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Q: What is age-related hormone imbalance?

Posted September 10, 2014 in Advice Column, West Des Moines

A: While hormone levels may become imbalanced at any given time in ones life, age-related hormone imbalances are among the most common. Regardless of whether the hormone imbalance is a result of aging, stress, lack of sleep, poor lifestyle choices, poor nutrition and lack of exercise can also affect hormone levels. Various forms of therapy are available to optimize and balance hormone levels as one ages. Testosterone,the most prevalent male sex hormone begins to decline for men at 30 years of age. By the time a man is in his mid-40s or 50s, his testosterone has decreased by 35 percent. Upon entering his 70s, he only has about 10 percent of the testosterone he had in his 20s. When testosterone wanes, several physiologic functions may become impaired.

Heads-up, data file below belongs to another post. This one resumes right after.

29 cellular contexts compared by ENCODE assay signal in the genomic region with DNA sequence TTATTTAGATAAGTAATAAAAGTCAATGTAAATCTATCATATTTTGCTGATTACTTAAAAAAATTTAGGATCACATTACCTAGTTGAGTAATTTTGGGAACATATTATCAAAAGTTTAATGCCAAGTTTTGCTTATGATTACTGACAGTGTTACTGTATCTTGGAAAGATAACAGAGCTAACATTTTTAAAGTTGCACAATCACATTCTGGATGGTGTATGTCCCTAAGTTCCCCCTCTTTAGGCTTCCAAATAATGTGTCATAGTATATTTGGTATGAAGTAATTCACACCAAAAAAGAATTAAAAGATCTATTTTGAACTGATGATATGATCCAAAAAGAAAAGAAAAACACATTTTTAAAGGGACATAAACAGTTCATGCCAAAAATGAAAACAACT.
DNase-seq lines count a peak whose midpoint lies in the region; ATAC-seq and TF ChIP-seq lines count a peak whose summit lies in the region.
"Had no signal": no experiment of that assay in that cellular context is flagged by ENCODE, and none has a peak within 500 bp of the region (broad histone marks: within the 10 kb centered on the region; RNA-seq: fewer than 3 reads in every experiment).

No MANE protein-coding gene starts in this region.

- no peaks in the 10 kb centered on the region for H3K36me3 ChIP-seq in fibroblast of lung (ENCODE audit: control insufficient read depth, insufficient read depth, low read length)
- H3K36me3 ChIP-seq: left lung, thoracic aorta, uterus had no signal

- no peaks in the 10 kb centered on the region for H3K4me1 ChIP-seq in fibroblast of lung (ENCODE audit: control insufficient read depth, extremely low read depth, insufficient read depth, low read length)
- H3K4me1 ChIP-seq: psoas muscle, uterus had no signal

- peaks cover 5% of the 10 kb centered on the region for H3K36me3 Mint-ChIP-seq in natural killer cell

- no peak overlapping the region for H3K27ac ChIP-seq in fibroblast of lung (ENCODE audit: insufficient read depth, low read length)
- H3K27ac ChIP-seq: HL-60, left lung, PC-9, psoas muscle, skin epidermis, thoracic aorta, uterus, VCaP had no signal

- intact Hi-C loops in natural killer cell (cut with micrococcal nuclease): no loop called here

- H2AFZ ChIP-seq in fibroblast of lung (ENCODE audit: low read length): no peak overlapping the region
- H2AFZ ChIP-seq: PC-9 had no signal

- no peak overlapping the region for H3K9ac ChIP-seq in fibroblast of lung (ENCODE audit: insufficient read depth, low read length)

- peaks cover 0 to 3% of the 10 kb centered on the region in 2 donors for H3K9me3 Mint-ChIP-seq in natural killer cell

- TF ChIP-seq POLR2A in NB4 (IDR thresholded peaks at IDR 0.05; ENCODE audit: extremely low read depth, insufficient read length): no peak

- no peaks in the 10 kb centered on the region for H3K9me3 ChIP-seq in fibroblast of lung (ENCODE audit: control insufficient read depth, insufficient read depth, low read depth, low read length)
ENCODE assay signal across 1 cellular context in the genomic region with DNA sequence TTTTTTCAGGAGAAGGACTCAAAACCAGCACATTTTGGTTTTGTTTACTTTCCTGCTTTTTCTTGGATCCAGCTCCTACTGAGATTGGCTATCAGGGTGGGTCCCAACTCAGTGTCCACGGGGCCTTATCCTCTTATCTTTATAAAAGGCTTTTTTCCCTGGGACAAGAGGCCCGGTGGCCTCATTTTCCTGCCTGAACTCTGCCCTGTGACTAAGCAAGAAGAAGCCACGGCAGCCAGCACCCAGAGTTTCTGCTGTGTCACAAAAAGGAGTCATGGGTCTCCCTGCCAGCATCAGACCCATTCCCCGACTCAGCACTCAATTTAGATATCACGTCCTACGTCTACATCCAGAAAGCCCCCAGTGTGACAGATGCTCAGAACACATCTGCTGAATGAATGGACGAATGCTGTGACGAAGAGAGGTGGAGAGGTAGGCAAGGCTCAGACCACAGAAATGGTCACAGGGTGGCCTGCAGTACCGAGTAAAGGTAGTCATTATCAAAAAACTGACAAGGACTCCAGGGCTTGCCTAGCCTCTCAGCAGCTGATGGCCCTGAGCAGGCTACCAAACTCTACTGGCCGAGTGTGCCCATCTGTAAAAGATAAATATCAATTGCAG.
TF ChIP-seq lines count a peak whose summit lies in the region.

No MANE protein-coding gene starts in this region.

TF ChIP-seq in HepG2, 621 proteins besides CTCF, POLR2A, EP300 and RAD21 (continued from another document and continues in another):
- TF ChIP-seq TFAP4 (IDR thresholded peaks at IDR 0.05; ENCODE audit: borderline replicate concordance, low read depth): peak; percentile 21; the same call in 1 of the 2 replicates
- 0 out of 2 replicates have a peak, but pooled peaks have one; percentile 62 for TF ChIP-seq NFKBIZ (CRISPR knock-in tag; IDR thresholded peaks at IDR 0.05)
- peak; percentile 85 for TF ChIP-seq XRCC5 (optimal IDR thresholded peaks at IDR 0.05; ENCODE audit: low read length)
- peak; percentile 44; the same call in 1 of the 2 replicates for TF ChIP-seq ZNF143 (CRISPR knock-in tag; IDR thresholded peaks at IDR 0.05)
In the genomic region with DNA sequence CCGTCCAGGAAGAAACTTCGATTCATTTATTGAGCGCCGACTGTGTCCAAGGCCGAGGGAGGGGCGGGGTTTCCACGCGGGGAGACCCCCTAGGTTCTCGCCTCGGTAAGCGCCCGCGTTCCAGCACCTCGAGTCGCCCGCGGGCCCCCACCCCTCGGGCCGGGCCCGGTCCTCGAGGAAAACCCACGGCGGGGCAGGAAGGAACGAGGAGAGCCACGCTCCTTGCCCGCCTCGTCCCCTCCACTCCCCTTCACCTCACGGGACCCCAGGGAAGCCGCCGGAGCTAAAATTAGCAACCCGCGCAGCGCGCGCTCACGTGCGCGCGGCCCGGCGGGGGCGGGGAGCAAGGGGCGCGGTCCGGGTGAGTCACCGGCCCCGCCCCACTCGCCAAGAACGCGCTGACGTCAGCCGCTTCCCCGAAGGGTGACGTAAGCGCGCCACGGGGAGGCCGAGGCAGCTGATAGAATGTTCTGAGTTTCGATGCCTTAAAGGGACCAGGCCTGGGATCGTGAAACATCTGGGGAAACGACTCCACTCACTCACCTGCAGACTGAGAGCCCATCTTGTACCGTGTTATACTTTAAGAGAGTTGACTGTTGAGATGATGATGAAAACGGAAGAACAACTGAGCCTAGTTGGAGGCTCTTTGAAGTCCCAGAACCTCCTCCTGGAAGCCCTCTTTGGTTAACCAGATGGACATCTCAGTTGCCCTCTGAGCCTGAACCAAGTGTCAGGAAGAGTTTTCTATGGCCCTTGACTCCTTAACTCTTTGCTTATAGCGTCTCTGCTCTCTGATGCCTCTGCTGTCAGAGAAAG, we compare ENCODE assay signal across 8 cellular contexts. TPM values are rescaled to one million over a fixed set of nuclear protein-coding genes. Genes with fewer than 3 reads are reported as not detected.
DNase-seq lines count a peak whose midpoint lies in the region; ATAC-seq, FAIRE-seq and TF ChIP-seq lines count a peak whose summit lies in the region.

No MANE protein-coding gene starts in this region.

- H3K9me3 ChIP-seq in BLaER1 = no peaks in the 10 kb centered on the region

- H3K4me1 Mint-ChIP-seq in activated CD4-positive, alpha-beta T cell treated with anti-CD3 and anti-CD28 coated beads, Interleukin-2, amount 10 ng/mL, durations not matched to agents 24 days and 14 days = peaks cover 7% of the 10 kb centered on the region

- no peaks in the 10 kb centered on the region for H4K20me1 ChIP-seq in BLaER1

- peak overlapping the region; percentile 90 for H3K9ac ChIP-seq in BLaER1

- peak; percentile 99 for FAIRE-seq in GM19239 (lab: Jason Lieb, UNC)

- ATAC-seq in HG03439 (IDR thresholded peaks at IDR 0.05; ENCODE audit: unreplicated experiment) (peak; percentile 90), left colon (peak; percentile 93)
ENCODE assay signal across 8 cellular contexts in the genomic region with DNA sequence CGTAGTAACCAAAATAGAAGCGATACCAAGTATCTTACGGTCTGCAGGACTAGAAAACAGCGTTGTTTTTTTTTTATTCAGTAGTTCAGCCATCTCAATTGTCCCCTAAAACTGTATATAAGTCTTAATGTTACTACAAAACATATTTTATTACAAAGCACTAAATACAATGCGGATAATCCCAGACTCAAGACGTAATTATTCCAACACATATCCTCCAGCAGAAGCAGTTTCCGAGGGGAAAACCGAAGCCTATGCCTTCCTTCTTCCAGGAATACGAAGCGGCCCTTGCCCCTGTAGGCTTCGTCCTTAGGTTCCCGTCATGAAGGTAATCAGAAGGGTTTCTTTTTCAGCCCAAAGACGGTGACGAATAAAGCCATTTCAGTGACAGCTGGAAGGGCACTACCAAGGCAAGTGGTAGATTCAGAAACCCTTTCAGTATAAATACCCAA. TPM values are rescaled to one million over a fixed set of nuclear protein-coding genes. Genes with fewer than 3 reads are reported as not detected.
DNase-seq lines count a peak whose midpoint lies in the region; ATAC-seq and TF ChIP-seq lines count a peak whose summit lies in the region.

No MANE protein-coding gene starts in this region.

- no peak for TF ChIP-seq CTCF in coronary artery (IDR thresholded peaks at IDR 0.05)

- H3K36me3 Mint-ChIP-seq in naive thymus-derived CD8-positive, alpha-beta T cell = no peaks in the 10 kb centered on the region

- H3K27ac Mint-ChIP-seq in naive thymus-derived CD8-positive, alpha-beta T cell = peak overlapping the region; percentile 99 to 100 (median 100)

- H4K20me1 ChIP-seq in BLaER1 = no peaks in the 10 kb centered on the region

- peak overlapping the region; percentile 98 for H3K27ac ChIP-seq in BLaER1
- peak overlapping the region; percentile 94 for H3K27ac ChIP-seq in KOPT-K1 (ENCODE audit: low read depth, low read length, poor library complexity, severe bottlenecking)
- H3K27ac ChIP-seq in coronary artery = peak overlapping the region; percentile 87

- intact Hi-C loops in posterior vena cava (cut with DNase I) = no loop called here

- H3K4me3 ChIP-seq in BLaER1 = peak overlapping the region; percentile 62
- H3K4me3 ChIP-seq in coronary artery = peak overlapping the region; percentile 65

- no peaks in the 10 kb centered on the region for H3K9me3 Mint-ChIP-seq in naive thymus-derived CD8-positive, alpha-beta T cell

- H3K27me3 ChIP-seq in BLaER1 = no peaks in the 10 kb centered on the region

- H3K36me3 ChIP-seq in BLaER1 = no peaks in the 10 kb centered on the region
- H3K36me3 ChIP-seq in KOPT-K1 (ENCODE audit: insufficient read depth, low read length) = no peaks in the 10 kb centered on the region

Estrogen and progesterone, the primary sex hormones in females, typically decline a few years prior to menopause. For many women, the transition into menopause is marked by drastic hormone fluctuations that may cause various symptoms such as hot flashes, sleep disruption, fatigue, memory impairment, mood swings and weight gain. Additional hormones that may decline in men and women include DHEA, pregnenolone and melatonin, while insulin and cortisol levels may increase.

Information provided by Stephen Ellestad, D.O., age management medicine, 2910 Westown Parkway, Suite 305, West Des Moines, 225-7900.

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